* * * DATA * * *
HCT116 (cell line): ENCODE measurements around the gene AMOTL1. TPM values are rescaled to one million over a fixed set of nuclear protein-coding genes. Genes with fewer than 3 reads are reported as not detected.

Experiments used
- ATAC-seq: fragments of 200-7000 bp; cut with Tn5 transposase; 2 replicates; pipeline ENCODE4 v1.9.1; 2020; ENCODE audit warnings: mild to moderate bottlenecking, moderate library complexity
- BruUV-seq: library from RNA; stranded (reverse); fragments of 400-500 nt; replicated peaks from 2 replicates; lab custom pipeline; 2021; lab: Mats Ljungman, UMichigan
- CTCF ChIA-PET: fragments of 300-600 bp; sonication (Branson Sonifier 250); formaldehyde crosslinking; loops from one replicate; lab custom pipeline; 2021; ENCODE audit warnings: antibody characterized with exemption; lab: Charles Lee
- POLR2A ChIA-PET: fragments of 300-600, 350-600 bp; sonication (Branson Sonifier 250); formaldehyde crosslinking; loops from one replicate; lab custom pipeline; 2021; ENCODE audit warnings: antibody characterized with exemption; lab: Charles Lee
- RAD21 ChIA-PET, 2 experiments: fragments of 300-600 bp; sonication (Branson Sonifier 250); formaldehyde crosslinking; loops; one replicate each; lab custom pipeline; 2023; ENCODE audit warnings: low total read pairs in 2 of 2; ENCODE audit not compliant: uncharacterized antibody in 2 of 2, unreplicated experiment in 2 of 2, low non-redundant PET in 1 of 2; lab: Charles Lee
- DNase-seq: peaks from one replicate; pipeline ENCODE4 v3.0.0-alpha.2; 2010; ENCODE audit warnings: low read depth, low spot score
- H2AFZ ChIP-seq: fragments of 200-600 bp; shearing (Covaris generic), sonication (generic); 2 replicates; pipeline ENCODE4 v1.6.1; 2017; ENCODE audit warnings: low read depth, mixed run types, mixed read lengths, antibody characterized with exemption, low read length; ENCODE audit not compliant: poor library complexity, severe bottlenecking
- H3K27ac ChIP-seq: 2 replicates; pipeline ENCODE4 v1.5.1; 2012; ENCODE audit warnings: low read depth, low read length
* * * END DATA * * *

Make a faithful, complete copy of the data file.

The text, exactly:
HCT116 (cell line): ENCODE measurements around the gene AMOTL1. TPM values are rescaled to one million over a fixed set of nuclear protein-coding genes. Genes with fewer than 3 reads are reported as not detected.

Experiments used
- ATAC-seq: fragments of 200-7000 bp; cut with Tn5 transposase; 2 replicates; pipeline ENCODE4 v1.9.1; 2020; ENCODE audit warnings: mild to moderate bottlenecking, moderate library complexity
- BruUV-seq: library from RNA; stranded (reverse); fragments of 400-500 nt; replicated peaks from 2 replicates; lab custom pipeline; 2021; lab: Mats Ljungman, UMichigan
- CTCF ChIA-PET: fragments of 300-600 bp; sonication (Branson Sonifier 250); formaldehyde crosslinking; loops from one replicate; lab custom pipeline; 2021; ENCODE audit warnings: antibody characterized with exemption; lab: Charles Lee
- POLR2A ChIA-PET: fragments of 300-600, 350-600 bp; sonication (Branson Sonifier 250); formaldehyde crosslinking; loops from one replicate; lab custom pipeline; 2021; ENCODE audit warnings: antibody characterized with exemption; lab: Charles Lee
- RAD21 ChIA-PET, 2 experiments: fragments of 300-600 bp; sonication (Branson Sonifier 250); formaldehyde crosslinking; loops; one replicate each; lab custom pipeline; 2023; ENCODE audit warnings: low total read pairs in 2 of 2; ENCODE audit not compliant: uncharacterized antibody in 2 of 2, unreplicated experiment in 2 of 2, low non-redundant PET in 1 of 2; lab: Charles Lee
- DNase-seq: peaks from one replicate; pipeline ENCODE4 v3.0.0-alpha.2; 2010; ENCODE audit warnings: low read depth, low spot score
- H2AFZ ChIP-seq: fragments of 200-600 bp; shearing (Covaris generic), sonication (generic); 2 replicates; pipeline ENCODE4 v1.6.1; 2017; ENCODE audit warnings: low read depth, mixed run types, mixed read lengths, antibody characterized with exemption, low read length; ENCODE audit not compliant: poor library complexity, severe bottlenecking
- H3K27ac ChIP-seq: 2 replicates; pipeline ENCODE4 v1.5.1; 2012; ENCODE audit warnings: low read depth, low read length